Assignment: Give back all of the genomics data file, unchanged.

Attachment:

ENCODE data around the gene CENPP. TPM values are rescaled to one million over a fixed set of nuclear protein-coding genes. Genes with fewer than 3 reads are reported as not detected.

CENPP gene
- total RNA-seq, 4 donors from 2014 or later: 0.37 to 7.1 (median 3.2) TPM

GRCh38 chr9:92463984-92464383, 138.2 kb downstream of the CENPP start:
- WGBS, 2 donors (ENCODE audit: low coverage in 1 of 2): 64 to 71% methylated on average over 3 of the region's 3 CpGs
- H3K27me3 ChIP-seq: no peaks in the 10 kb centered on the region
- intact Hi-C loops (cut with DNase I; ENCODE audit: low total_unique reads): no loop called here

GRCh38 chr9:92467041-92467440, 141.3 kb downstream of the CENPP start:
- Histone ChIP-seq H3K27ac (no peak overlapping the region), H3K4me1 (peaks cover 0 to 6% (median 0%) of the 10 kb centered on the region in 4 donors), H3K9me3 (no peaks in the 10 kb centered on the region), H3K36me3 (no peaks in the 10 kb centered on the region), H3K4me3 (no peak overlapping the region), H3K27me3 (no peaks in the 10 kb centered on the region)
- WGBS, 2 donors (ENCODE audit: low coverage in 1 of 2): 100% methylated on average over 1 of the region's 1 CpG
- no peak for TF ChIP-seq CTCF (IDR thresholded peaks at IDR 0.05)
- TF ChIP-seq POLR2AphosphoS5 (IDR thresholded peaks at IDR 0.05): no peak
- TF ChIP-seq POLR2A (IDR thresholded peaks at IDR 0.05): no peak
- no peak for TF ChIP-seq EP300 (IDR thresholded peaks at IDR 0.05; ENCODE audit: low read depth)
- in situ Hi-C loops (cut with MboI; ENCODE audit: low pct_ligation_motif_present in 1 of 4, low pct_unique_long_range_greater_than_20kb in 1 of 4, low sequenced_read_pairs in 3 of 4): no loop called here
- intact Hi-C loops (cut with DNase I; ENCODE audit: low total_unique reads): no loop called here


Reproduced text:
ENCODE data around the gene CENPP. TPM values are rescaled to one million over a fixed set of nuclear protein-coding genes. Genes with fewer than 3 reads are reported as not detected.

CENPP gene
- total RNA-seq, 4 donors from 2014 or later: 0.37 to 7.1 (median 3.2) TPM

GRCh38 chr9:92463984-92464383, 138.2 kb downstream of the CENPP start:
- WGBS, 2 donors (ENCODE audit: low coverage in 1 of 2): 64 to 71% methylated on average over 3 of the region's 3 CpGs
- H3K27me3 ChIP-seq: no peaks in the 10 kb centered on the region
- intact Hi-C loops (cut with DNase I; ENCODE audit: low total_unique reads): no loop called here

GRCh38 chr9:92467041-92467440, 141.3 kb downstream of the CENPP start:
- Histone ChIP-seq H3K27ac (no peak overlapping the region), H3K4me1 (peaks cover 0 to 6% (median 0%) of the 10 kb centered on the region in 4 donors), H3K9me3 (no peaks in the 10 kb centered on the region), H3K36me3 (no peaks in the 10 kb centered on the region), H3K4me3 (no peak overlapping the region), H3K27me3 (no peaks in the 10 kb centered on the region)
- WGBS, 2 donors (ENCODE audit: low coverage in 1 of 2): 100% methylated on average over 1 of the region's 1 CpG
- no peak for TF ChIP-seq CTCF (IDR thresholded peaks at IDR 0.05)
- TF ChIP-seq POLR2AphosphoS5 (IDR thresholded peaks at IDR 0.05): no peak
- TF ChIP-seq POLR2A (IDR thresholded peaks at IDR 0.05): no peak
- no peak for TF ChIP-seq EP300 (IDR thresholded peaks at IDR 0.05; ENCODE audit: low read depth)
- in situ Hi-C loops (cut with MboI; ENCODE audit: low pct_ligation_motif_present in 1 of 4, low pct_unique_long_range_greater_than_20kb in 1 of 4, low sequenced_read_pairs in 3 of 4): no loop called here
- intact Hi-C loops (cut with DNase I; ENCODE audit: low total_unique reads): no loop called here